Backyard Ecology Creating Space for Pollinators and Wildlife
Creating Space for Pollinators and Wildlife

Black Locusts

Black locust flowers produce huge amounts of pollen and nectar. They are important for honey bees and native bees as well as other native pollinators like hummingbirds and butterflies. Photo credit: Vern Wilkins, Bugwood.org, cc-by-nc 3.0 

Black locusts (Robinia pseudoacacia) are tall trees native to the Appalachian region and parts of the Ozarks, but they have been widely planted across the U.S. and in parts of Canada. They have even been imported to other parts of the world where they are often planted as ornamentals. Black locusts grow very quickly but are considered relatively short-lived because they rarely reach 100 years old. The wood is very strong and was commonly used as fence posts which is one reason why it was planted so frequently in historic times.

The flowers form in cascades of medium-sized white flowers. In a good year when they are in full bloom, black locusts can look like the outer limbs are piled with snow, except that it is way too warm for snow. The individual black locust flowers are shaped like the flower of a pea. There is a good reason for that – it is in the same family of plants as the pea. Like peas and beans, black locusts are considered nitrogen fixers and have bacteria associated with their roots that improve the nitrogen levels in the surrounding soil.

The white flowers of the black locust have a sweet smell and produce abundant amounts of nectar and pollen. In Kentucky, they primarily bloom in late April and early May. The exact timing of the bloom depends partially on where you are located in the state and what the weather has been like.

Black locust flowers are a favorite spring flower for pollinators, especially honey bees and many species of native bees. Beekeepers in this area are especially fond of black locust trees because black locusts are often one of the primary sources of honey that can be harvested in the spring. It’s important to note that the black locust (Robinia pseudoacacia) is not the same tree as the honey locust (Gleditisia triacanthos). Despite its name, the honey locust doesn’t result in as much honey production as the black locust.

In addition to honey bees and native bees, hummingbirds and many species of butterflies and moths also visit black locust flowers. Black locust trees are also important host plants for many caterpillar species including that of the silver-spotted skipper (Epargyreus clarus) and the clouded sulphur (Colias philodice). The caterpillars don’t visit the flowers, but instead eat the leaves before undergoing metamorphosis into a butterfly or moth.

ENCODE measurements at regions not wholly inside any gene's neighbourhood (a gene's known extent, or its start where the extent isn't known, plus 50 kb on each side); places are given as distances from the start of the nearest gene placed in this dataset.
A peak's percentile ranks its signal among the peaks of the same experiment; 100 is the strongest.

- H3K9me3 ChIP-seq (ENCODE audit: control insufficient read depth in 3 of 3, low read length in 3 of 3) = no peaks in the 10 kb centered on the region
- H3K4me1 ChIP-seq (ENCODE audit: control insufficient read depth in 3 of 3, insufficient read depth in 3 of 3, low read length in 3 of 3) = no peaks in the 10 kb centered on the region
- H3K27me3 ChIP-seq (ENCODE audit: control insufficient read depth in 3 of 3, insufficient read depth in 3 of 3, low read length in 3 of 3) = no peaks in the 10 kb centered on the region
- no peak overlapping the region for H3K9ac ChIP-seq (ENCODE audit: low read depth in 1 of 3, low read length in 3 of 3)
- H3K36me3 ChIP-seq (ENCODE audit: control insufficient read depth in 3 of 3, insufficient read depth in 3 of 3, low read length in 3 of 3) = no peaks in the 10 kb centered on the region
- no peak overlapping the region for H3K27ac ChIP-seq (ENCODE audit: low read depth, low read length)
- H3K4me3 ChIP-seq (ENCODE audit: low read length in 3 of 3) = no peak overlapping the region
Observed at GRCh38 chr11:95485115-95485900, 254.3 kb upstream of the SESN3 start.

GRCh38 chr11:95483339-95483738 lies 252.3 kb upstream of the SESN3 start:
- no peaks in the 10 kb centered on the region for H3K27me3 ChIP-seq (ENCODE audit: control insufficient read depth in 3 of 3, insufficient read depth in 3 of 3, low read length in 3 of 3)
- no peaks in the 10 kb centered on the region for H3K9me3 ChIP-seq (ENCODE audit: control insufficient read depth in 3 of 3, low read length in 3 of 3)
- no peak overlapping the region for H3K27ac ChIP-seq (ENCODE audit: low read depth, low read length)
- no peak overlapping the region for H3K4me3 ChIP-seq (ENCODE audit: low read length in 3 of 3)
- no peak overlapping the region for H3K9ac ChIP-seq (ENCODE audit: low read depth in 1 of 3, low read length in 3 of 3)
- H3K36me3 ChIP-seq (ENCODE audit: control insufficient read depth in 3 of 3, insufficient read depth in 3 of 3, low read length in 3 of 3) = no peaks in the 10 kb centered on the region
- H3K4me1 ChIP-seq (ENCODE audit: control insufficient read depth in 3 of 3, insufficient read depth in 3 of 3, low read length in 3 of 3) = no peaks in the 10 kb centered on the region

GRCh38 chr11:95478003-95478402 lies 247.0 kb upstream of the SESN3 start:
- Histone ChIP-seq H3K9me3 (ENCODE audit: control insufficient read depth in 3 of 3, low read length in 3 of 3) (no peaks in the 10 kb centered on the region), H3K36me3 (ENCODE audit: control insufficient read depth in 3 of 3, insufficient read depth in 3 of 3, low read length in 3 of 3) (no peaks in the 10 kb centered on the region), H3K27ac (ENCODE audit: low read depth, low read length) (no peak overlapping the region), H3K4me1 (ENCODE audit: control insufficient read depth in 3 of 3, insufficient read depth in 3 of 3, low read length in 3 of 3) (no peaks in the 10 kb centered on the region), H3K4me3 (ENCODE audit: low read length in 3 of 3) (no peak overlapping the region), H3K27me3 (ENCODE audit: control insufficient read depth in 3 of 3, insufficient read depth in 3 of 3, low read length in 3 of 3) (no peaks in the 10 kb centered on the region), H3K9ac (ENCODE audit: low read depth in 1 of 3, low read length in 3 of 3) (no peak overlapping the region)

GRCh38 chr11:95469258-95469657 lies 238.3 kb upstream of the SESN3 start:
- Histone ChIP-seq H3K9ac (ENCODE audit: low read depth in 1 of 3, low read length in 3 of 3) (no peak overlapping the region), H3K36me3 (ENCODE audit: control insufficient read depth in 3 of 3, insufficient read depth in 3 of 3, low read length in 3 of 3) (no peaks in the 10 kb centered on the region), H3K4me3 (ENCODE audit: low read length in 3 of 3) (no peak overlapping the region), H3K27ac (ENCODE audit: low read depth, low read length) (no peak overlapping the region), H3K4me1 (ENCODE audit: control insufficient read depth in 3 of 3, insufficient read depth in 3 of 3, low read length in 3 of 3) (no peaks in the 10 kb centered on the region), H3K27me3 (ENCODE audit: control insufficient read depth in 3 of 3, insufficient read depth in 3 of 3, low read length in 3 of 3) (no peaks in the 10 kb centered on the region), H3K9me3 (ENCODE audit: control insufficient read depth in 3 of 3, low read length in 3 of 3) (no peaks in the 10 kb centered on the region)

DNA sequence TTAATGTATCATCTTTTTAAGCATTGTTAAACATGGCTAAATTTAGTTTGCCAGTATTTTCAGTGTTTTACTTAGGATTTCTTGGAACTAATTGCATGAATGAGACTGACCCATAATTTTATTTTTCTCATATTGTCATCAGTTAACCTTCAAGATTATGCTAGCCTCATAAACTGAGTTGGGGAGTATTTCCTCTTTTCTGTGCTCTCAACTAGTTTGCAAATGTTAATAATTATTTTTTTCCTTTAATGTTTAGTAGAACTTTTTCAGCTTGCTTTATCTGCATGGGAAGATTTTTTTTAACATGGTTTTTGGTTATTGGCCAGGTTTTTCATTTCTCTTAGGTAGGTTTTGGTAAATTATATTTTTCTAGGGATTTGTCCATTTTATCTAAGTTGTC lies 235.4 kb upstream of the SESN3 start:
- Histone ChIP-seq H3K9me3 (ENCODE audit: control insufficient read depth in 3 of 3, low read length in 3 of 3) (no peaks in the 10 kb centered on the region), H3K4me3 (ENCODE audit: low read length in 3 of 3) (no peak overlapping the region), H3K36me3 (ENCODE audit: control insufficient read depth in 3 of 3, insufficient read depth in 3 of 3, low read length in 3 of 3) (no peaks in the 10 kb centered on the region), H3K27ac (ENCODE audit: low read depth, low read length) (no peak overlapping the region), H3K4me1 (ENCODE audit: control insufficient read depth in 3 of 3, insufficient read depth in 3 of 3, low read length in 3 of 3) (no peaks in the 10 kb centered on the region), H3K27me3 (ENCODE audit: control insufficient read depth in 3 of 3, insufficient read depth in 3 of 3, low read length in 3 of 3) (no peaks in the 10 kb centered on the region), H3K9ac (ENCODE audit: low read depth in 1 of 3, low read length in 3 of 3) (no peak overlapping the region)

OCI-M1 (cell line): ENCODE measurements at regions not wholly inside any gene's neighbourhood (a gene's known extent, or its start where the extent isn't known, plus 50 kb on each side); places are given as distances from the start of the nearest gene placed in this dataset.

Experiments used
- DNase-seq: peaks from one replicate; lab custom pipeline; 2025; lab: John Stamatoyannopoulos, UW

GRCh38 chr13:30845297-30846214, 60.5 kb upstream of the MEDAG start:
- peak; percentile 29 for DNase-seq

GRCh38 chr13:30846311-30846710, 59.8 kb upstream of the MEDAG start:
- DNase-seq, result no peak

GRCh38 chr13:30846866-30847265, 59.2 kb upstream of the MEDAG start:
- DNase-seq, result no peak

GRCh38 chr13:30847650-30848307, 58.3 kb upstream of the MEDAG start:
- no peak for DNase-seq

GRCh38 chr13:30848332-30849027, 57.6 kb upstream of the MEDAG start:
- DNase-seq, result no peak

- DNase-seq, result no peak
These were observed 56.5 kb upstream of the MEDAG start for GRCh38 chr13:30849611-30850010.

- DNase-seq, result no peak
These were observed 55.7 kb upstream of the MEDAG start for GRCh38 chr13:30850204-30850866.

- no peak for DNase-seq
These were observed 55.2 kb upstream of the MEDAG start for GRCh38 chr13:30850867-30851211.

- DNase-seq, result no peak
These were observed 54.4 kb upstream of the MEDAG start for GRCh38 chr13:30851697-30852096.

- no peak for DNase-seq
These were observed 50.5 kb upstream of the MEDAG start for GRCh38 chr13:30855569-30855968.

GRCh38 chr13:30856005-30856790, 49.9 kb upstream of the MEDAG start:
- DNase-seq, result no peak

Black locusts are also valuable to many other wildlife species. Many species of songbirds make their homes in the branches or eat the caterpillars and other insects that feed upon the leaves. White-tailed deer, rabbits, squirrels, and some of our larger birds like quail and turkey have all been known to eat black locust foliage or seed pods. However, care should be taken with livestock around black locust because many sources report that it can be toxic to livestock.

While they may not be as well-known as some other types of trees such as oaks and maples, black locusts are a valuable part of our forest ecosystems. They provide food and homes for pollinators and other wildlife species throughout the year.


This article was part of Shannon’s original Kentucky Pollinators and Backyard Wildlife blog which evolved into the blog for Backyard Ecology. All of Shannon’s Kentucky Pollinators and Backyard Wildlife blogs can be found at https://shannontrimboli.com/posts/blog/.


Backyard Ecology: Creating Space for Pollinators and Wildlife
Nature isn’t just “out there.” It’s all around us, including right outside our doors. Hi, my name is Shannon Trimboli, and I am the host of Backyard Ecology. I live in southcentral Kentucky and am a wildlife biologist, educator, author, beekeeper, and owner of a nursery specializing in plants for pollinators and wildlife conservation. I started Backyard Ecology as a way to share my love of exploring nature and learning about different plants and animals. I invite you to join me as we ignite our curiosity and natural wonder, explore our yards and communities, and improve our local pollinator and wildlife habitat. Learn more or subscribe to my email list at www.backyardecology.net.

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